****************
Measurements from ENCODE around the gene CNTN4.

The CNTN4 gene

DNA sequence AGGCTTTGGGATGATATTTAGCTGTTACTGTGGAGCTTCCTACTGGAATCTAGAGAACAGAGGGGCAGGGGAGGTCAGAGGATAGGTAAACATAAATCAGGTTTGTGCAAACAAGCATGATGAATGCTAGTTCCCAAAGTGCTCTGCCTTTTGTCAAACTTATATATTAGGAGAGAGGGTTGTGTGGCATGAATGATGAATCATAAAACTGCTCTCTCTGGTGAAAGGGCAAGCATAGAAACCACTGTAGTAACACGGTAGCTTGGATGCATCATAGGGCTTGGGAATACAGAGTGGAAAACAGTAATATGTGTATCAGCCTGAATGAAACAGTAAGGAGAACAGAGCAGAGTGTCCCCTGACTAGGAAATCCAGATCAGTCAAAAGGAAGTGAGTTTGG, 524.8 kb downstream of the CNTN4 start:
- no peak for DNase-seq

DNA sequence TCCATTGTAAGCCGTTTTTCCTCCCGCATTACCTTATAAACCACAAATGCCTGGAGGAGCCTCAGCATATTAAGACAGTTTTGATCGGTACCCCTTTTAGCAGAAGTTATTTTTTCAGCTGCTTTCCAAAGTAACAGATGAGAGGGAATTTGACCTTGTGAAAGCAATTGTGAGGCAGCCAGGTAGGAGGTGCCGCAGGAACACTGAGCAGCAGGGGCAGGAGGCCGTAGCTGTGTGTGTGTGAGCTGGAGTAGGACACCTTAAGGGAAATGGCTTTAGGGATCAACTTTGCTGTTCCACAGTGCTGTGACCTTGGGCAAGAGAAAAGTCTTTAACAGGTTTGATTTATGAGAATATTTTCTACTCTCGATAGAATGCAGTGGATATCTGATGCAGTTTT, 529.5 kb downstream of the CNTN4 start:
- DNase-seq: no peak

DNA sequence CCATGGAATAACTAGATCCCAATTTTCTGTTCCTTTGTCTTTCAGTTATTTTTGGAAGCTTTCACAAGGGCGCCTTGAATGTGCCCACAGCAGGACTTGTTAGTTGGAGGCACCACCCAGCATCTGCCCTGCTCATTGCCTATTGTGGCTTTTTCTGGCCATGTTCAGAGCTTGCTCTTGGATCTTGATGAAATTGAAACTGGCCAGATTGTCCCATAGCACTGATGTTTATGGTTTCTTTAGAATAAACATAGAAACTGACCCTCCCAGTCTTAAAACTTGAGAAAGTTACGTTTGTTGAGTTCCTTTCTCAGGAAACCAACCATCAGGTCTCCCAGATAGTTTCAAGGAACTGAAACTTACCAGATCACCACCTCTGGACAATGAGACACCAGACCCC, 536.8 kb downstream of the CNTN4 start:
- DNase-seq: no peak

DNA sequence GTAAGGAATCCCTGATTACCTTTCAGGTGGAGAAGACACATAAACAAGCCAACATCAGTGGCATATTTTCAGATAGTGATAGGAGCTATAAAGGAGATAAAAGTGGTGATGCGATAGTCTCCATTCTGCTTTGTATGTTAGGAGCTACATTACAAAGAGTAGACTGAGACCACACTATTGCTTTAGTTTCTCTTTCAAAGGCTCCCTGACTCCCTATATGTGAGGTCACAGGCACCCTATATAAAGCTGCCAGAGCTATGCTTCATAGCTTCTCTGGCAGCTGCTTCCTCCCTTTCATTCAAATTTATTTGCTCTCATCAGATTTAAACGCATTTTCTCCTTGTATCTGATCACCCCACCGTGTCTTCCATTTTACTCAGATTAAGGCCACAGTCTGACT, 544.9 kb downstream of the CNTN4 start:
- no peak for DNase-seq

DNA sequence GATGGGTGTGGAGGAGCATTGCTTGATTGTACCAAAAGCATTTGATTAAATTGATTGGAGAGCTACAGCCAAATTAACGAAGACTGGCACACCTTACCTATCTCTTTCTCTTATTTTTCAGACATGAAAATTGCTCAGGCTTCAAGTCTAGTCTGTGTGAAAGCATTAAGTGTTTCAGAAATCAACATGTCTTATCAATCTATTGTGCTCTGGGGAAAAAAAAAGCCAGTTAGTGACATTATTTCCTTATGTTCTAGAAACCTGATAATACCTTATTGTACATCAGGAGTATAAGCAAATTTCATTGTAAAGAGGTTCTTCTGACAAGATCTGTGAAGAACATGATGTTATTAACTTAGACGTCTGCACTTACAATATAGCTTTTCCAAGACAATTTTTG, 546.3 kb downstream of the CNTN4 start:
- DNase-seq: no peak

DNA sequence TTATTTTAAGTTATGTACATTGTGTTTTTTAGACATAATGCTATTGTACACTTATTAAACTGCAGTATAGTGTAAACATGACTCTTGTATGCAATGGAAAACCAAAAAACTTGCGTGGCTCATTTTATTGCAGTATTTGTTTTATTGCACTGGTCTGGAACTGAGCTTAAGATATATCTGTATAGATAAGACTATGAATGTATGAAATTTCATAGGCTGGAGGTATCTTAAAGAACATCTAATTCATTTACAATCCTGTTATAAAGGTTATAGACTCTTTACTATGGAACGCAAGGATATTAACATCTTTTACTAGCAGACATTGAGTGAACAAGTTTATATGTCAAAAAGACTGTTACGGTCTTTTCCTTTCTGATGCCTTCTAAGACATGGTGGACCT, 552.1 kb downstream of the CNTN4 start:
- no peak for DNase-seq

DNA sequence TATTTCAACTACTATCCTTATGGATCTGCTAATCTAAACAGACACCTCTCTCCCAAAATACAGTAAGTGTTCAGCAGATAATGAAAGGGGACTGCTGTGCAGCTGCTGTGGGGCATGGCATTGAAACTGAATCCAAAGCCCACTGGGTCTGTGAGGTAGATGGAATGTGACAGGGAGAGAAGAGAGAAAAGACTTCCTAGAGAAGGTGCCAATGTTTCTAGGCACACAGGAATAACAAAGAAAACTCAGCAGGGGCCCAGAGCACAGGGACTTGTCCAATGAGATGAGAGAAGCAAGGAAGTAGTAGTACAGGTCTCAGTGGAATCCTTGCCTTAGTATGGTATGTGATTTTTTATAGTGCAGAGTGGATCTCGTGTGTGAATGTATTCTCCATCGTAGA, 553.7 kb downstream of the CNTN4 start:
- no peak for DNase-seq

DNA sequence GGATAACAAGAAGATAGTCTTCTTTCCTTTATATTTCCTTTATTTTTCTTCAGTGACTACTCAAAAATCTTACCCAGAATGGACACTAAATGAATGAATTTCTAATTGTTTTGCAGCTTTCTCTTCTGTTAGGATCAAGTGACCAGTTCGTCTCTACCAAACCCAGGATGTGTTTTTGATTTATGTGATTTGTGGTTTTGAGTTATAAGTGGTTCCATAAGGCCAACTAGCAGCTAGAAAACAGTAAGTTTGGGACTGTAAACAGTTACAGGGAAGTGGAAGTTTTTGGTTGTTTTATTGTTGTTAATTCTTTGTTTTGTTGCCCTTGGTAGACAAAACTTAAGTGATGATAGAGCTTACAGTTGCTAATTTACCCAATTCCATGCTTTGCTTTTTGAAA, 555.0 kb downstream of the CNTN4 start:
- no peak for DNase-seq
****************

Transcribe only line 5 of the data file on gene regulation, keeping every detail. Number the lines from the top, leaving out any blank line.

DNA sequence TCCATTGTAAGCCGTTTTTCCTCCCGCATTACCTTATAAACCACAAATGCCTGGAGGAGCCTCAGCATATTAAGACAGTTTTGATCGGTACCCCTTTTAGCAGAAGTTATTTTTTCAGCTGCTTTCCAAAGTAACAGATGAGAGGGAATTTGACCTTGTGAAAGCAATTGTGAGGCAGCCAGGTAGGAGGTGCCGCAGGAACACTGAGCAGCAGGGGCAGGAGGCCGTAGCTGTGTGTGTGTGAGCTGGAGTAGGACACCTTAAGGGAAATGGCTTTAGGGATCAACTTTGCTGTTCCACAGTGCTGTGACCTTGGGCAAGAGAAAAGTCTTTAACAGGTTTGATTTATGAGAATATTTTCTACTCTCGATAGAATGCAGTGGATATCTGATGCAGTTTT, 529.5 kb downstream of the CNTN4 start: